While Best Christmas Pageant Ever is easily my favorite Christmas book, my favorite Christmas movie has become a movie that isn’t technically about Christmas. It’s about a magical toy store: Mr. Magorium’s Wonder Emporium.
When you say magical, do you mean special?
What about… really, really cool?
It’s the story of girl who learns to believe in herself again. At the beginning of the movie, she is stuck. She knows what she is supposed to be, what the expectations for her life are, but somehow she can’t quite figure out how to be that. Mr. Magorium forces her to realize there is another way to be. So, yes, I’m overpersonalizing the movie.
I don’t know why grown-ups don’t believe what they did when they were kids. I mean, aren’t they supposed to be smarter?
The mom in me feels like the movie deals with death in a really great way. We’ve had to talk to Monkey Boy about death recently (grandparents, an old dog). We’ve tried to do this in a non-hysterical way. Mr. Magorium demonstrates the joy of life and presents death as sad, but not tragic, simply the next step.
When King Lear dies in Act V, do you know what Shakespeare has written? He’s written “He dies.” That’s all, nothing more. No fanfare, no metaphor, no brilliant final words. The culmination of the most influential work of dramatic literature is “He dies.” It takes Shakespeare, a genius, to come up with “He dies.” And yet every time I read those two words, I find myself overwhelmed with dysphoria. And I know it’s only natural to be sad, but not because of the words “He dies.” but because of the life we saw prior to the words.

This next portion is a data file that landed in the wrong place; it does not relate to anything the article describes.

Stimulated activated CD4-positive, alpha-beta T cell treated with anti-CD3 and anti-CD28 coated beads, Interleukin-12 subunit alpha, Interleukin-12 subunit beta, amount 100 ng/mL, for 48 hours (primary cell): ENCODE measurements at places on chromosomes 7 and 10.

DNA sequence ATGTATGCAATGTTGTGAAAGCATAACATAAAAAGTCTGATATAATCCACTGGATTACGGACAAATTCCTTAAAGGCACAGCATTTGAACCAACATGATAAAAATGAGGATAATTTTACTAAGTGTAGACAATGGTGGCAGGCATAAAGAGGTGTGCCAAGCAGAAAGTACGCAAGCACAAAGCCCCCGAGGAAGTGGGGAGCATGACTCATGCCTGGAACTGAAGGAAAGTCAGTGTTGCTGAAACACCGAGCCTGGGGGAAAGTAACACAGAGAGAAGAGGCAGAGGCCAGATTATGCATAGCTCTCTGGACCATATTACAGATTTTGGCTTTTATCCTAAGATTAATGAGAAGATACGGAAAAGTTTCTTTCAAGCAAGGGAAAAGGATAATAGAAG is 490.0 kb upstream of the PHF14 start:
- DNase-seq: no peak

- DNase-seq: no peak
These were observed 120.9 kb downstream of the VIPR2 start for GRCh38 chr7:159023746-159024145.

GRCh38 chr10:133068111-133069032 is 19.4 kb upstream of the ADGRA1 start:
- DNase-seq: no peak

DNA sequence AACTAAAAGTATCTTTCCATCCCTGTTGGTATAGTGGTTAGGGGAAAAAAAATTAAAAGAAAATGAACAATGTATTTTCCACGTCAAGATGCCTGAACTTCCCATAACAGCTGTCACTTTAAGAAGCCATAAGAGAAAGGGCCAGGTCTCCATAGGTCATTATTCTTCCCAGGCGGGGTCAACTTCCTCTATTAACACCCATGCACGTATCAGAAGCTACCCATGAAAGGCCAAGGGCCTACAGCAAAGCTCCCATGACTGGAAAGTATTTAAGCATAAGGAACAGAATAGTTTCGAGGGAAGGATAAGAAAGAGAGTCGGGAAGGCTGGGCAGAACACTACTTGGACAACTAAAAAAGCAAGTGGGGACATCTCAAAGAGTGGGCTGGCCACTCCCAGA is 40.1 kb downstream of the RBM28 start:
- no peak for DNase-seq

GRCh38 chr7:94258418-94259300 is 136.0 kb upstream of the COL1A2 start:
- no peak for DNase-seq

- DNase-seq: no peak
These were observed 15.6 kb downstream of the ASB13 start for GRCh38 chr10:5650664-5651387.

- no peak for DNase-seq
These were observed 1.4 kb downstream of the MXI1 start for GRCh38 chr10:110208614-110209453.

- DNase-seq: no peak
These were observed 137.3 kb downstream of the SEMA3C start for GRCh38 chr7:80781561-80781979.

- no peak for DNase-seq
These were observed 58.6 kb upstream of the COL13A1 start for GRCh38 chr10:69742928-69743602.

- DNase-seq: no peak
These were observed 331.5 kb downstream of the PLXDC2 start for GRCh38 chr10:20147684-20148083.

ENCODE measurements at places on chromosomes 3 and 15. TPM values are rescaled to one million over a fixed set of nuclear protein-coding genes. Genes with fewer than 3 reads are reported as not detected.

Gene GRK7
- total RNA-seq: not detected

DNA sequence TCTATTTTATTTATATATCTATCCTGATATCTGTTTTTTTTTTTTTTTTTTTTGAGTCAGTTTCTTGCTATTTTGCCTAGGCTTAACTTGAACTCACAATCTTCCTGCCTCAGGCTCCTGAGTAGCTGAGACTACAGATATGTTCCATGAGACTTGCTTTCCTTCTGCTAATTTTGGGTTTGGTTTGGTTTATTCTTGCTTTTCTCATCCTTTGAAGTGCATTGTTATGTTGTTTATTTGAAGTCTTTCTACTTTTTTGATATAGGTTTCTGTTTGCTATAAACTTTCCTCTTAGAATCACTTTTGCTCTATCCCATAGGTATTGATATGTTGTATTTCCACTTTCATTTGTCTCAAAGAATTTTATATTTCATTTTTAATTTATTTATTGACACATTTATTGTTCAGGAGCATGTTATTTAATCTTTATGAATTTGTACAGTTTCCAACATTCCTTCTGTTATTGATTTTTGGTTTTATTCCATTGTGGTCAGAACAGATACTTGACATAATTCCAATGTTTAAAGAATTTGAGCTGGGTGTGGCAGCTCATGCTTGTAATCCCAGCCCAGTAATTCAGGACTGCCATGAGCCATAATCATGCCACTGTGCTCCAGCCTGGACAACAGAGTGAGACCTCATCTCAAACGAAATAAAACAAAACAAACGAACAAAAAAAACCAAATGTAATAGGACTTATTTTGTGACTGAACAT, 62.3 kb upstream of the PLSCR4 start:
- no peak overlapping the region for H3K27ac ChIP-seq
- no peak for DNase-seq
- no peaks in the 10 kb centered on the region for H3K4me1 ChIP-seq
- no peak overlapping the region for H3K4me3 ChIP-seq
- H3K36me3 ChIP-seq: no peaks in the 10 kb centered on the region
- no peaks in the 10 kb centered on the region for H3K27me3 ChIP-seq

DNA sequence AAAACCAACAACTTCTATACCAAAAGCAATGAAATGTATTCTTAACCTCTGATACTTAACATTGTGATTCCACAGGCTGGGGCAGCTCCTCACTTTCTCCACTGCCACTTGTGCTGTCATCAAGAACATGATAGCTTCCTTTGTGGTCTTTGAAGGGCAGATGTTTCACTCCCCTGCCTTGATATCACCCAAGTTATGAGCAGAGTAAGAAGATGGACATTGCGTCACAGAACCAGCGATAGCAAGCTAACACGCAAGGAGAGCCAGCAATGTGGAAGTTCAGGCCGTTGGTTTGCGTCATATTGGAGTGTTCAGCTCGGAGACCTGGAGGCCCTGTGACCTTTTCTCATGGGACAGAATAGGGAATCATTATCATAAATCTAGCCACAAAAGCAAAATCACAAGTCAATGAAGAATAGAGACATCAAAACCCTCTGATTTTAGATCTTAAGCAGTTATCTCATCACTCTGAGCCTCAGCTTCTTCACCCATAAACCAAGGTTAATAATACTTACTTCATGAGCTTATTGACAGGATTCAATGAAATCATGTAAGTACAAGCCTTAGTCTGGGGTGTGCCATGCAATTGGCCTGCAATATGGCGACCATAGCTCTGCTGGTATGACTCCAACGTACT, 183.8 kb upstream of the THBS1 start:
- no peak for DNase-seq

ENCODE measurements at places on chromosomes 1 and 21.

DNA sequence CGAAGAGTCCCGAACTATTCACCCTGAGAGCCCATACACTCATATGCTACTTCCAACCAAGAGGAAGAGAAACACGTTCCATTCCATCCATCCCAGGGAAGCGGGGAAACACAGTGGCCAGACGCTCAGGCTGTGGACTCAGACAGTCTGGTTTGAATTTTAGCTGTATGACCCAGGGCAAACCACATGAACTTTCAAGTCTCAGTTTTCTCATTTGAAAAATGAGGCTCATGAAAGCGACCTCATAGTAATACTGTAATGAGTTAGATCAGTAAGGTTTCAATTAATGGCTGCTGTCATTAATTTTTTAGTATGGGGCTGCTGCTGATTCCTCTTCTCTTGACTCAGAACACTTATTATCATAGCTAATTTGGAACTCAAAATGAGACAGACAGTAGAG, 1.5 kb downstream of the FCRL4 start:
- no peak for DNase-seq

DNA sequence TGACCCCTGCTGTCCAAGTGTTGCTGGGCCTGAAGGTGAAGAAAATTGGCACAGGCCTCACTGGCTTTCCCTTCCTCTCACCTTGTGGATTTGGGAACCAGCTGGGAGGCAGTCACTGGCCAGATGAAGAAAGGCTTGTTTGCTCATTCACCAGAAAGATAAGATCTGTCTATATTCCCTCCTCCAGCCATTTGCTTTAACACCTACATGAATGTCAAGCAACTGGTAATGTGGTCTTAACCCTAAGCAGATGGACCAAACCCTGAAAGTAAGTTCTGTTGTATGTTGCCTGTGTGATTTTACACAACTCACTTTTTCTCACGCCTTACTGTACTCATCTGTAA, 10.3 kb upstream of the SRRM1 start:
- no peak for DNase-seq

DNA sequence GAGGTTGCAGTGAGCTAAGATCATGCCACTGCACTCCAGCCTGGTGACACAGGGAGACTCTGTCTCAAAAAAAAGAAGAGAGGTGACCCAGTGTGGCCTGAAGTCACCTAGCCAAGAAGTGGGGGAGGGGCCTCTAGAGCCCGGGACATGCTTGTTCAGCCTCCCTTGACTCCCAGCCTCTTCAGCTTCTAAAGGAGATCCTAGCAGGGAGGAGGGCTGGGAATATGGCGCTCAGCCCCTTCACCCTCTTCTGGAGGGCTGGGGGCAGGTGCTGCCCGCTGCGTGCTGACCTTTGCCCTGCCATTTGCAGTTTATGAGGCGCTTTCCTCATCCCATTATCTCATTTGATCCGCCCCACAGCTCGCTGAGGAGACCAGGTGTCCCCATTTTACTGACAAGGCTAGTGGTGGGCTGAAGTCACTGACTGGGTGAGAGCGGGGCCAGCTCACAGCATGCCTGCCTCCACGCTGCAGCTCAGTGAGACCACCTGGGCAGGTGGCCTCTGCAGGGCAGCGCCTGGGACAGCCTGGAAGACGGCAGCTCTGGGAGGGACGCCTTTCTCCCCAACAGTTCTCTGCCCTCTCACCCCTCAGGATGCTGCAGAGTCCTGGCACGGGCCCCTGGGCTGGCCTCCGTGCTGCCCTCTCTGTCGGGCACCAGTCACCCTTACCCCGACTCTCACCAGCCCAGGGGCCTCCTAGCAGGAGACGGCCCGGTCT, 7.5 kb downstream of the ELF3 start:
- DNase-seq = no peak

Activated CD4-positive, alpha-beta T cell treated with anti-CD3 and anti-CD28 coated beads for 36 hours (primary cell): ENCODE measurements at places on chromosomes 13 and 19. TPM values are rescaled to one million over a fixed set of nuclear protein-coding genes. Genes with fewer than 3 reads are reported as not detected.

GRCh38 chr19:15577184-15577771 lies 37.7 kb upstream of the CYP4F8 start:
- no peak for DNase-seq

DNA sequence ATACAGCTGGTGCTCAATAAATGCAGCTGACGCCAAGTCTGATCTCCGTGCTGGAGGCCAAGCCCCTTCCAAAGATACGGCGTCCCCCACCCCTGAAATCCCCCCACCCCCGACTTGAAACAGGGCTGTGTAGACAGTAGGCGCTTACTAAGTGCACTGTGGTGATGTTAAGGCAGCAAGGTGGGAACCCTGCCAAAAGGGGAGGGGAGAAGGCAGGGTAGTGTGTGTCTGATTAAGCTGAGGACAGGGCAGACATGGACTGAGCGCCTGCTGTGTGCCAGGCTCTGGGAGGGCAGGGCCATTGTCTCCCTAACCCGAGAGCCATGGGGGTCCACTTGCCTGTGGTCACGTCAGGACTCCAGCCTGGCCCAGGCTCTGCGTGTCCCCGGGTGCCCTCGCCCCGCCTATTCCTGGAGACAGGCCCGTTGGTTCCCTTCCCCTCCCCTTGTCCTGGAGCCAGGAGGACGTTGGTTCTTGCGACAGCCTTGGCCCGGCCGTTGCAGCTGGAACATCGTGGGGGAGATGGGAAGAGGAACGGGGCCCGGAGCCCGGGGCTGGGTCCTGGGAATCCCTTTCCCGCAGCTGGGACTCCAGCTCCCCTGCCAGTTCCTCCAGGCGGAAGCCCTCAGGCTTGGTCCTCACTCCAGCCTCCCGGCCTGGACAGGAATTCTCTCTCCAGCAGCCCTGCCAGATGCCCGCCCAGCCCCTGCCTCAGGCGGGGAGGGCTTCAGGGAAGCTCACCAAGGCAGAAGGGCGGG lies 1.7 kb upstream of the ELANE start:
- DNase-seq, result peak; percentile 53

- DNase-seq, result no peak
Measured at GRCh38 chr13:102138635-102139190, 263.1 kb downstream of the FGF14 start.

I’ve lived all five of my acts, Mahoney, and I am not asking you to be happy that I must go. I’m only asking that you turn the page, continue reading… and let the next story begin. And if anyone asks what became of me, you relate my life in all its wonder, and end it with a simple and modest “He died.”
Watching this movie makes me smile, sometimes even giggle. It makes me want to dance on bubble wrap and jump on the bed. It makes me wish I owned a magical toy store. It makes me remember how fun it is to be silly.
But far and away, the very best part of this movie was Monkey Boy’s reaction to it. After he watched it, he looked at me square in the face and whispered seriously, “Do you believe in magic?” I whispered back, “Yes.” He leaned in very close, “Me, too.”
It might always be my favorite Christmas movie for that reason alone.